“LIAR!” she said first to the lazy retreating liquid that swirled about her ankles.

The sea answered back with a gust of salted air, pushing the netting of her hat veil into her mouth. No! She would not be silenced. Not this time.

She jerked the hat off, pins and all, and sent it sailing into the ocean. Who cared that her hair tumbled down her back like she was a girl again. Who cared if it was not ladylike to shake her fist and scream:


She defied the waters to silence her. They could not because she spoke the truth.


His call came from far behind her. She could not bear the undertaker’s compassion at this moment. He would try to console her. Calm her. Restore her composure. It was his job. She would have a difficult time not slapping him for his patronizing solace.

She covered her ears with her palms, dug her fingers into her hair, closed her eyes. He should leave her alone. He should know there was no danger that she would walk into a riptide and end this all. She wouldn’t give those treacherous waters the satisfaction.

All too soon, he would catch up. Until then…. She squared her shoulders, took a stance, faced her adversary head-on, but squinting.

Was it so very long ago that she thought the ocean spoke to her of splendid new beginnings? Sometimes it seemed as if she had stepped into someone’s hand-me-down life, so far was she removed from the place of her birth, the start of this bitter ending.



Photo by Bill Davenport


Moira was eighteen when the sickness struck her seaside fishing village. Undernourised bodies began to fall, picking up speed and strength so that by the time the tide reached her family it could fell even the strongest.

First it stole her handsome and mighty father, then her two vibrant brothers, then her beloved mother.

For whatever cruel reasons Moira had been singled out to live, none could have been worse than being the lone pair of feet to stumble toward Mr. Gordon’s. She needed proper coffins, a proper burial.

“Can you help me?” she remembered asking the lanky, suited man. Even in the silent, serious cave of this business of death, she caught the intense green of his eyes, looking directly into hers.

“I can.”

The timbre of his voice was like honey on a cough. The commanding baritone made her heart stop racing, for just a moment. In that moment, she could take a breath again. A deep and satisfying one. Her body relaxed of its own accord.

He listened. He listened as if she was the only one who had ever lost an entire family and been left utterly alone. He listened as if there were no other bodies needing his morbid but special touch.

“I have some money,” Moira said at the end. “Probably not nearly enough, but I will give you what I have if you can just help me grant my mother’s dying wish to be buried with dignity.”

“Keep your money. Needless to say, I am quite busy these days. Too much work here for me to do alone. I have a man working in the back with me. It would help to have someone out here to handle customers. You could exchange your time for the caskets and preparation of your family for viewing and burial.”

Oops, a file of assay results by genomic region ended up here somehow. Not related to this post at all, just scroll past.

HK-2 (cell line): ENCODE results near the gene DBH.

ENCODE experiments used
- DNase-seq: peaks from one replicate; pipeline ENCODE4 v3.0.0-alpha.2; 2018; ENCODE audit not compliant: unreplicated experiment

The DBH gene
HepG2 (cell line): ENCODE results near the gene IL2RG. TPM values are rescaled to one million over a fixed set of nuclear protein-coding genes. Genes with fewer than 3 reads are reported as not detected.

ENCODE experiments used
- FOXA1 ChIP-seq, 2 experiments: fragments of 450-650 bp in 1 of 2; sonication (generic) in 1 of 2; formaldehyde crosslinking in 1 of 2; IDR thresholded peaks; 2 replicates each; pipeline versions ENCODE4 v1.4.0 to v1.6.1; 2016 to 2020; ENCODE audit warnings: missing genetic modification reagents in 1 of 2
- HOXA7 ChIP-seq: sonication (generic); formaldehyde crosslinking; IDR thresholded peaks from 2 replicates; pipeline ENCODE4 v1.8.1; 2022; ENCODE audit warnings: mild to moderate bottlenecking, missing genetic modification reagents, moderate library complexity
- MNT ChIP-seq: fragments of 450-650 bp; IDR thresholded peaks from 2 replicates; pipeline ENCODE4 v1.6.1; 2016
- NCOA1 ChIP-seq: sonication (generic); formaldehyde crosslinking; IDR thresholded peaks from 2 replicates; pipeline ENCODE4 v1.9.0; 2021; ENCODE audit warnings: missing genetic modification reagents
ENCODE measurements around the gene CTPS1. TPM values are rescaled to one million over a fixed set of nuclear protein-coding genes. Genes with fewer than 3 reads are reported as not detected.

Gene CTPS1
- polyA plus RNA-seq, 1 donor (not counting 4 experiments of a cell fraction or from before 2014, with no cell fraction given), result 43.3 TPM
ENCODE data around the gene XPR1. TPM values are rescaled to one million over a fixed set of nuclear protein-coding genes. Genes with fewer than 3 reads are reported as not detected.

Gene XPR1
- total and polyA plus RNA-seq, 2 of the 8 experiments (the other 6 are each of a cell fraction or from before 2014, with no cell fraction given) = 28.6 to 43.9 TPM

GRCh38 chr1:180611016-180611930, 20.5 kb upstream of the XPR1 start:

Work. The idea had not crossed her mind. What she would do tomorrow or the day after or the week after or the month–none of it had yet filtered through the shock. But to have work. Something to do with the hands and the mind.

“Yes. I would be happy to.”

Moira went to work for Mr. Gorden, rising early and working until she fell into a dreamless sleep at night. Somehow, during the long days, she became one who listened, happy to hold many a trembling hand in the warmth of her own while she heard those stories, at once the same yet unique.

Only she could not sleep away the fatigue at her own home. Moira couldn’t even make herself walk through the front door. She was afraid of the disease and the silence, both consorting to drive her mad. She took to walking home after work, then walking back to Mr. Gordon’s to sleep away her exhaustion in the large wing-back chair in which he sat whenever he paused to smoke his pipe. The sweet tobacco smell was new, yet constant, and falling asleep with it in her nostrils was the best lullaby to be had.

As long as she was busy consoling others, her heart felt consoled as well.

“You are good at it, Miss Moira. You help them feel that are not alone. It is what we all need most when death makes a hole in the fabric of our lives.”

Maybe she was good at it. But only until the woman came in who wore the same dress as her own mother’s favorite. Or until the unconsolable mother came in to make arrangements for infant twin boys. Or when the old couple she saw walking the streets each morning and each evening did not stroll by and the next day the man was standing before her with tears falling unabashedly, unashamed.

Of course Mr. Gordon found her sleeping in the office. He did not scold. He did not tell her she was being silly. He said she could not possibly be getting a good night’s rest. He said there was a hut at the edge of his property, only one room, but weathertight. He said they would go together to get the rest of her things and he would help take care of the loose ends of her father’s business.

She went with him once. Standing in the soulless kitchen was wrenching. She missed her mother’s gentle voice and the smell of baking bread. By rote she expected to hear the squeal of playful boys in the yard or on the packed earth street; instead there was only the pall of silence. There was no father’s moustache grazing her cheek. There never would be again.